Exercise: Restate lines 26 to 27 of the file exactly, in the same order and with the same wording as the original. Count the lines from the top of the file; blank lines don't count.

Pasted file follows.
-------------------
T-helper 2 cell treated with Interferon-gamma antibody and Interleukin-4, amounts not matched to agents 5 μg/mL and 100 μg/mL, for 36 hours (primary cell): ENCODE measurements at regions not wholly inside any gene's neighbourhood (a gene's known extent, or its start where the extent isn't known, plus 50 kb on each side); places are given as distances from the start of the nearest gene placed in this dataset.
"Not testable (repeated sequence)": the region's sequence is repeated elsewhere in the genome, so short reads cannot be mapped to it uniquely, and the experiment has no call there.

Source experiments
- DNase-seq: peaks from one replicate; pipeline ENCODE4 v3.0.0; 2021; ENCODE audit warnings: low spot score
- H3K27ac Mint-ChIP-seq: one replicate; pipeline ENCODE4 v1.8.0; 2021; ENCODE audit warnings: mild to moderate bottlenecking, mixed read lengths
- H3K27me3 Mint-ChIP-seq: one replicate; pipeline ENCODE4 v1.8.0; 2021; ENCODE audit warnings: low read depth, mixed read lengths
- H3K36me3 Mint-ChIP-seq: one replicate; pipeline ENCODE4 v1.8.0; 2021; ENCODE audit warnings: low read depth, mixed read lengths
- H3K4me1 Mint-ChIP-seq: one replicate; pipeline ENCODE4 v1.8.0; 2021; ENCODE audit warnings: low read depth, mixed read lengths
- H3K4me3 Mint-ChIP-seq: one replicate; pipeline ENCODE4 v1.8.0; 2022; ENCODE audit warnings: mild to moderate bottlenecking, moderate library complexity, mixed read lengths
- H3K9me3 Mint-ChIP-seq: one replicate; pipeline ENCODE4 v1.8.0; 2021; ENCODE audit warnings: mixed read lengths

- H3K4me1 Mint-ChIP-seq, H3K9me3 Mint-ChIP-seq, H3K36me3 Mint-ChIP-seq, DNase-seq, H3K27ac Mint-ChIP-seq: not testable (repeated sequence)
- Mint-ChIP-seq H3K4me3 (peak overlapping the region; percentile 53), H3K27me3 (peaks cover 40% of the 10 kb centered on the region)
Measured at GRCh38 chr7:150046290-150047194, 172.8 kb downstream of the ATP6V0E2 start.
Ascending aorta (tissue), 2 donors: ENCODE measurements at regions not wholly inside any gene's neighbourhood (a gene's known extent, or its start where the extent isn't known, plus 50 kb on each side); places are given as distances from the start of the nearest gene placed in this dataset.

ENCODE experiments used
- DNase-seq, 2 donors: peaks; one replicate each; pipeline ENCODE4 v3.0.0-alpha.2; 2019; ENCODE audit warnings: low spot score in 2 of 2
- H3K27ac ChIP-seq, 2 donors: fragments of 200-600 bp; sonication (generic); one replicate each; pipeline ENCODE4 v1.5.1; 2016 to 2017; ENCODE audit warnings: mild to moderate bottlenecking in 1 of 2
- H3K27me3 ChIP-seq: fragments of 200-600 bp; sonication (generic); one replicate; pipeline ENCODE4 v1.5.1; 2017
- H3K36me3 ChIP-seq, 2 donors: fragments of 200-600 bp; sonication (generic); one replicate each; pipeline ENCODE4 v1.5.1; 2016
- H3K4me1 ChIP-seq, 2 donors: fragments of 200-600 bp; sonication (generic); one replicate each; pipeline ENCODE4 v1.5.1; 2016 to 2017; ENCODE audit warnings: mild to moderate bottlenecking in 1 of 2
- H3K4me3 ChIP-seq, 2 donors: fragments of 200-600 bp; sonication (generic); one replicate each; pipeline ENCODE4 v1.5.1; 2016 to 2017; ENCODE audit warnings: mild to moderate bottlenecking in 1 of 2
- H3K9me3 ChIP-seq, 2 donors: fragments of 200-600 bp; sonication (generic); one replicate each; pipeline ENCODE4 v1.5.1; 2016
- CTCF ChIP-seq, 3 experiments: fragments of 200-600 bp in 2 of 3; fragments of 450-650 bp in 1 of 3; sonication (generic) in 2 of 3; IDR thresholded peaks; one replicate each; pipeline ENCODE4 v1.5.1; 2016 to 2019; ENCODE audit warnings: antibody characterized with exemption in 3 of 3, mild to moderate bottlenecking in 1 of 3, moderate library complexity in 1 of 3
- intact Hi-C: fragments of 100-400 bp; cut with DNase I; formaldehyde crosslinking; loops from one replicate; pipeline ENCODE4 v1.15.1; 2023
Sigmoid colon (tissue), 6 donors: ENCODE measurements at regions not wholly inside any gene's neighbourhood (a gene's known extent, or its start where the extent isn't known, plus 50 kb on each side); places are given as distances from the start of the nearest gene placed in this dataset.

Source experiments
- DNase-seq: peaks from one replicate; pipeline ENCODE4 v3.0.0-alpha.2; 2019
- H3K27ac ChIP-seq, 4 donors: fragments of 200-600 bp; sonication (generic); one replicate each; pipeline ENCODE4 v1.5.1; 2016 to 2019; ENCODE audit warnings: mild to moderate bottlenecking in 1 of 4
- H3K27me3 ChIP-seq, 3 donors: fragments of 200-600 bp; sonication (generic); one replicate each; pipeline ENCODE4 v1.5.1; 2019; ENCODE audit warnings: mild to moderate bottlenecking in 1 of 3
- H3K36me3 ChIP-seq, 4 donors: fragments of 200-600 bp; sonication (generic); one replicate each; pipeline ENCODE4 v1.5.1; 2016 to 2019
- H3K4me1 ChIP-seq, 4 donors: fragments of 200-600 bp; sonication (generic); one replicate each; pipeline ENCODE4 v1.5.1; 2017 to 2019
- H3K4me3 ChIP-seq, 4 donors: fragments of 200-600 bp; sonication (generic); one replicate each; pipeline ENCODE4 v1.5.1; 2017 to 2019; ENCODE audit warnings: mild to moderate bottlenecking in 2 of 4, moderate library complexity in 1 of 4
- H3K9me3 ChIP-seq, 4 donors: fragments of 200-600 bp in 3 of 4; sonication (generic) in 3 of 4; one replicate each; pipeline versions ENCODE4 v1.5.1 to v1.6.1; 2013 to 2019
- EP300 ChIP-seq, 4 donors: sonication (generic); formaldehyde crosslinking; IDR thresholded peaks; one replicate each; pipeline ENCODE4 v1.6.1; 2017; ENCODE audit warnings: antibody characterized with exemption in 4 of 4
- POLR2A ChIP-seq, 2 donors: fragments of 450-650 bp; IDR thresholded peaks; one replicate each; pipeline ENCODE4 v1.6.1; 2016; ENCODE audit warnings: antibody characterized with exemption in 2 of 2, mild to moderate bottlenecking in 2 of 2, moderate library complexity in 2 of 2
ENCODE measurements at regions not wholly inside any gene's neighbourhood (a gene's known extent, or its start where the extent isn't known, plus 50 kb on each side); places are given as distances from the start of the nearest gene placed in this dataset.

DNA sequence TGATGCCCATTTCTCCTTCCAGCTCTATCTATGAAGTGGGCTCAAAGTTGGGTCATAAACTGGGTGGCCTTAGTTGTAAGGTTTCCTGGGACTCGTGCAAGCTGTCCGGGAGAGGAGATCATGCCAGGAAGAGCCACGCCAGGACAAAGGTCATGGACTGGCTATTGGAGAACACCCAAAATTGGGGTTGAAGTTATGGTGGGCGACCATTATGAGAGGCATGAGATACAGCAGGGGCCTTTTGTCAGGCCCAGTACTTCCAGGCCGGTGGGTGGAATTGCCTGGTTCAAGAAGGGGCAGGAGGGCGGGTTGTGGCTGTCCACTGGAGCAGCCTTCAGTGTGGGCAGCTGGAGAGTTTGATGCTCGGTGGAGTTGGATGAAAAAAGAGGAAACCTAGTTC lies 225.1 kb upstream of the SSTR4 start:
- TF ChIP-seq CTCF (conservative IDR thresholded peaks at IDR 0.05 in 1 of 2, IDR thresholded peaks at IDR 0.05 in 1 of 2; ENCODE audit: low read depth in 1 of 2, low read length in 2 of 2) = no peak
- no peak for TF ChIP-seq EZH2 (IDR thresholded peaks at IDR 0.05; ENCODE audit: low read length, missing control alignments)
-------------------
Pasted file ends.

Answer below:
Source experiments
- DNase-seq: peaks from one replicate; pipeline ENCODE4 v3.0.0-alpha.2; 2019